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Sunday, January 23, 2011

Writing a Simple JavaScript Application

In this section, you explore the process of JavaScript development with a simple JavaScript application. This application doesn't do much, but it will help you understand the steps required to develop and test a script. You'll find much more sophisticated examples throughout this guide.

Creating the Script

First, let's look at a very simple JavaScript application. The following script simply displays the location of the current page and a brief message. This script will be combined with an HTML page and its use demonstrated. document.write("<B> location: </B>" + document.location + "<br>") document.write("This is a test of JavaScript." + "<br>")
After you've created the script, you need to do two things:
  1. Embed the script in the HTML page. You can use the <SCRIPT> tag to do this, or use an event handler.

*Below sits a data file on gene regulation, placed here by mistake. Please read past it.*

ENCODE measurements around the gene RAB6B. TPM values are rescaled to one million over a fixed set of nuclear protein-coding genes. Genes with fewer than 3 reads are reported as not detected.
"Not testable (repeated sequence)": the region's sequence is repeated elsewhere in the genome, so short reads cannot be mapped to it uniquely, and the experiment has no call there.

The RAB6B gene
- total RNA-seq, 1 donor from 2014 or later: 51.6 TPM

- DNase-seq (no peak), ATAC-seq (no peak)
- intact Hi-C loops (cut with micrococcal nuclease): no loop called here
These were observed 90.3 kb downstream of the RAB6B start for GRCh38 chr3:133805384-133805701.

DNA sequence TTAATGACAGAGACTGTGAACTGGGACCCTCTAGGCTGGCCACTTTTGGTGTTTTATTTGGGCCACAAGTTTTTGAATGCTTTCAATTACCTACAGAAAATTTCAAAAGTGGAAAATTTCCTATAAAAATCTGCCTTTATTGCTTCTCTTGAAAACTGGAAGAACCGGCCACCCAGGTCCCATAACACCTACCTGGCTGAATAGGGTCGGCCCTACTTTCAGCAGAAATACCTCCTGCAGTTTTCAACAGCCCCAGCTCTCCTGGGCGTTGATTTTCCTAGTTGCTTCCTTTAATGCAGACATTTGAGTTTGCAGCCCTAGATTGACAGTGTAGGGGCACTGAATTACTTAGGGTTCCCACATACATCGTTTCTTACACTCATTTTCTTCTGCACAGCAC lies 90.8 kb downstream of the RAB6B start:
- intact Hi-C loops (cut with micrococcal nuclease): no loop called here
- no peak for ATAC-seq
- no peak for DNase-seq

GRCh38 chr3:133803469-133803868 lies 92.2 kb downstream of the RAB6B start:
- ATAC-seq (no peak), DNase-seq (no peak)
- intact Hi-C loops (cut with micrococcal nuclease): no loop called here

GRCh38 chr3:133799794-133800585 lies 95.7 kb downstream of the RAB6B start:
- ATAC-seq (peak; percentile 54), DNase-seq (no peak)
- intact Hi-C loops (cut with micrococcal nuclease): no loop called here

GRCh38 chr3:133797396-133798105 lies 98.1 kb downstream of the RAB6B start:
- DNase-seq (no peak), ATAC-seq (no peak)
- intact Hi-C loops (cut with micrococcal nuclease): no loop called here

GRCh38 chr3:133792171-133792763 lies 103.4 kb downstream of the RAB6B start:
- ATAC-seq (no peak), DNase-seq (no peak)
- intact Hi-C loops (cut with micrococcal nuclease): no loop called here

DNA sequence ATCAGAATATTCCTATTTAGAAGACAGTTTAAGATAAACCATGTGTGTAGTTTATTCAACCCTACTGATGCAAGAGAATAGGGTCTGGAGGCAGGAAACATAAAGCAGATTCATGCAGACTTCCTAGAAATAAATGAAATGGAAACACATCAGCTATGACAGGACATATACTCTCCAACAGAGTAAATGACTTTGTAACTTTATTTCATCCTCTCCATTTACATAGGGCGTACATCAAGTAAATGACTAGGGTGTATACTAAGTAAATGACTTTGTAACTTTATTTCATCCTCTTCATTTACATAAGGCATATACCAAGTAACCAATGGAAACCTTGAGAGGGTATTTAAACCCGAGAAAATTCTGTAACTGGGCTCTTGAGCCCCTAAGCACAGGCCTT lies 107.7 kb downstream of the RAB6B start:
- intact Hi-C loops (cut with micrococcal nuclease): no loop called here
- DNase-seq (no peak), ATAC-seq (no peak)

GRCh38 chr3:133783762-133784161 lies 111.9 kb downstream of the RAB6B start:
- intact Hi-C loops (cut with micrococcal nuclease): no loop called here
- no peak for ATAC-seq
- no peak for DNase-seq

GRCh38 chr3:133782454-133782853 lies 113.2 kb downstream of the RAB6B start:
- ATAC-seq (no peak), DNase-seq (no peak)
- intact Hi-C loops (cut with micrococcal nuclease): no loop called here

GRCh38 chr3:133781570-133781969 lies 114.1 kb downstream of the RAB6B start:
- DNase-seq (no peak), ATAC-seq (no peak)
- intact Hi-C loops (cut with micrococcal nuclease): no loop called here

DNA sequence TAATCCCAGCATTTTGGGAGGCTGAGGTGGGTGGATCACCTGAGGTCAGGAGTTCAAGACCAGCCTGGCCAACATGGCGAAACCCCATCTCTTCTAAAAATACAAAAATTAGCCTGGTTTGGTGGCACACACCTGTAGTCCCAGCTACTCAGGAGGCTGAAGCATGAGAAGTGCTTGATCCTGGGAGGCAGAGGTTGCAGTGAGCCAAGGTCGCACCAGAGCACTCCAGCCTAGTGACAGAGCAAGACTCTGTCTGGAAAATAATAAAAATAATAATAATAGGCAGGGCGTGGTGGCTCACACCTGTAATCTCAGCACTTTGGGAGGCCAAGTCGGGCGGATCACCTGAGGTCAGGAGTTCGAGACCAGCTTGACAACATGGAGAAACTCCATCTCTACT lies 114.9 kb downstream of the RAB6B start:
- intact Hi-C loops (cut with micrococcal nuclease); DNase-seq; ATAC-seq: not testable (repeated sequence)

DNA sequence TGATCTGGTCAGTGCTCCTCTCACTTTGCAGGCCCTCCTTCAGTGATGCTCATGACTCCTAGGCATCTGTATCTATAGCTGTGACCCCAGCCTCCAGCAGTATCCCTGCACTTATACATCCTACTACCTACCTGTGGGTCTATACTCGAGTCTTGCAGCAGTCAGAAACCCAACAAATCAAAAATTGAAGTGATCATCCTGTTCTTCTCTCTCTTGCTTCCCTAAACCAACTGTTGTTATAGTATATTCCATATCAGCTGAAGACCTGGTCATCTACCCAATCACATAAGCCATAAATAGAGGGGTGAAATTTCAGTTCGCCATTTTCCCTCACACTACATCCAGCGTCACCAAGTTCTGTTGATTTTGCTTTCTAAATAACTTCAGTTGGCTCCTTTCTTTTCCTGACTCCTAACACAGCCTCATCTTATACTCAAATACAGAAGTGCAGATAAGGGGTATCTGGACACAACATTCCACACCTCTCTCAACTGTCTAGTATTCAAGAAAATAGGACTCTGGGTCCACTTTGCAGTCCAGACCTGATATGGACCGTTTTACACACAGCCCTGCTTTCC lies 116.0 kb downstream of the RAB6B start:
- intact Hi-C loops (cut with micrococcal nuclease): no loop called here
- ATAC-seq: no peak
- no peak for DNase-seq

2. Test the script by viewing the document with Netscape.

Embedding the Script in an HTML Page

There are two ways to embed a JavaScript script in your HTML page. Each has its advantages and disadvantages. In a complex JavaScript application, you'll end up using both of these methods several times.

Using the <SCRIPT> tag

The simplest method of including a JavaScript script in an HTML page is to use the <SCRIPT> tag, as described earlier in this chapter. This tag is usually used as a container, and the script is included directly after it. Listing 1.3 adds the necessary opening and closing <SCRIPT> tags to the script:

Listing 1.3. A simple example of the <SCRIPT> tag.
<!-- <SCRIPT language=JAVASCRIPT> document.write("<B> location: </B>" + document.location + "<br>") document.write("This is a test of JavaScript." + "<br>") </SCRIPT> -->

Notice the strange syntax. The extra brackets and exclamation marks indicate a comment; the entire script is marked as a comment so that older browsers will not attempt to display it. JavaScript-aware browsers will execute it correctly.
If you use this method within the body of a Web page, the script will be executed immediately when the page loads, and the output of the script will be included at that point in the page. You can also use the <SCRIPT> tag within the header of a page to prevent it from executing immediately. This can be useful for subroutines that you will call later. 


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